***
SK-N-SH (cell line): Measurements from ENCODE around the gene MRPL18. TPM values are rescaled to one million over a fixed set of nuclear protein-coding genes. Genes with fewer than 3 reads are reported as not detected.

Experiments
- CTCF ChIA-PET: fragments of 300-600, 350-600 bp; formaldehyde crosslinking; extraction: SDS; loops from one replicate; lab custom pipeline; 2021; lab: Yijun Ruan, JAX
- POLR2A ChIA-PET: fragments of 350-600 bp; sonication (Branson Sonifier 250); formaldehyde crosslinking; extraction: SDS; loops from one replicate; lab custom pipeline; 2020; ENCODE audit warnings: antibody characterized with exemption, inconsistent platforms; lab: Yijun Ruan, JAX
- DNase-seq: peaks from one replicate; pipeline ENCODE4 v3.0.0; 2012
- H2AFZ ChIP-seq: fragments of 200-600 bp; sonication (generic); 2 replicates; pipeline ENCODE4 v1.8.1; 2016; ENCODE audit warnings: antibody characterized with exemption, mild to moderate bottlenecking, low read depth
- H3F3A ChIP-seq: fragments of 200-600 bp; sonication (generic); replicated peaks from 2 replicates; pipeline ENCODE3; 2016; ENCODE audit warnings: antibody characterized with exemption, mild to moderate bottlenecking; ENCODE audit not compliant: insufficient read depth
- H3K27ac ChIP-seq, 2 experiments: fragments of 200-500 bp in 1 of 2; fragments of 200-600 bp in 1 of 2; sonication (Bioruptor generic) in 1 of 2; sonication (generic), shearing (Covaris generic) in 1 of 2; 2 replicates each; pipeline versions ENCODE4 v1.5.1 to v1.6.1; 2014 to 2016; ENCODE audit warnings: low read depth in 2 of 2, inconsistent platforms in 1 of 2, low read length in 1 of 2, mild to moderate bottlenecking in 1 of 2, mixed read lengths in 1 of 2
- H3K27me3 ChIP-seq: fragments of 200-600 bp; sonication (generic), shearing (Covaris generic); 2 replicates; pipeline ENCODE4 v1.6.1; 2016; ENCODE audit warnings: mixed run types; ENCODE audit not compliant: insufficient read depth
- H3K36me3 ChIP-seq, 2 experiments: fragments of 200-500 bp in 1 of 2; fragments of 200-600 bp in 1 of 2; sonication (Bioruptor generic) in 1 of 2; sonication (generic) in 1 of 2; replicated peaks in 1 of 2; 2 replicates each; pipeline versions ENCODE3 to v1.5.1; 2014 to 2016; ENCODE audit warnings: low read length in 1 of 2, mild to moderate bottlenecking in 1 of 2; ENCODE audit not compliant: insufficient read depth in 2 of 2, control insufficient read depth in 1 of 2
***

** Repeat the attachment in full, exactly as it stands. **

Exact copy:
SK-N-SH (cell line): Measurements from ENCODE around the gene MRPL18. TPM values are rescaled to one million over a fixed set of nuclear protein-coding genes. Genes with fewer than 3 reads are reported as not detected.

Experiments
- CTCF ChIA-PET: fragments of 300-600, 350-600 bp; formaldehyde crosslinking; extraction: SDS; loops from one replicate; lab custom pipeline; 2021; lab: Yijun Ruan, JAX
- POLR2A ChIA-PET: fragments of 350-600 bp; sonication (Branson Sonifier 250); formaldehyde crosslinking; extraction: SDS; loops from one replicate; lab custom pipeline; 2020; ENCODE audit warnings: antibody characterized with exemption, inconsistent platforms; lab: Yijun Ruan, JAX
- DNase-seq: peaks from one replicate; pipeline ENCODE4 v3.0.0; 2012
- H2AFZ ChIP-seq: fragments of 200-600 bp; sonication (generic); 2 replicates; pipeline ENCODE4 v1.8.1; 2016; ENCODE audit warnings: antibody characterized with exemption, mild to moderate bottlenecking, low read depth
- H3F3A ChIP-seq: fragments of 200-600 bp; sonication (generic); replicated peaks from 2 replicates; pipeline ENCODE3; 2016; ENCODE audit warnings: antibody characterized with exemption, mild to moderate bottlenecking; ENCODE audit not compliant: insufficient read depth
- H3K27ac ChIP-seq, 2 experiments: fragments of 200-500 bp in 1 of 2; fragments of 200-600 bp in 1 of 2; sonication (Bioruptor generic) in 1 of 2; sonication (generic), shearing (Covaris generic) in 1 of 2; 2 replicates each; pipeline versions ENCODE4 v1.5.1 to v1.6.1; 2014 to 2016; ENCODE audit warnings: low read depth in 2 of 2, inconsistent platforms in 1 of 2, low read length in 1 of 2, mild to moderate bottlenecking in 1 of 2, mixed read lengths in 1 of 2
- H3K27me3 ChIP-seq: fragments of 200-600 bp; sonication (generic), shearing (Covaris generic); 2 replicates; pipeline ENCODE4 v1.6.1; 2016; ENCODE audit warnings: mixed run types; ENCODE audit not compliant: insufficient read depth
- H3K36me3 ChIP-seq, 2 experiments: fragments of 200-500 bp in 1 of 2; fragments of 200-600 bp in 1 of 2; sonication (Bioruptor generic) in 1 of 2; sonication (generic) in 1 of 2; replicated peaks in 1 of 2; 2 replicates each; pipeline versions ENCODE3 to v1.5.1; 2014 to 2016; ENCODE audit warnings: low read length in 1 of 2, mild to moderate bottlenecking in 1 of 2; ENCODE audit not compliant: insufficient read depth in 2 of 2, control insufficient read depth in 1 of 2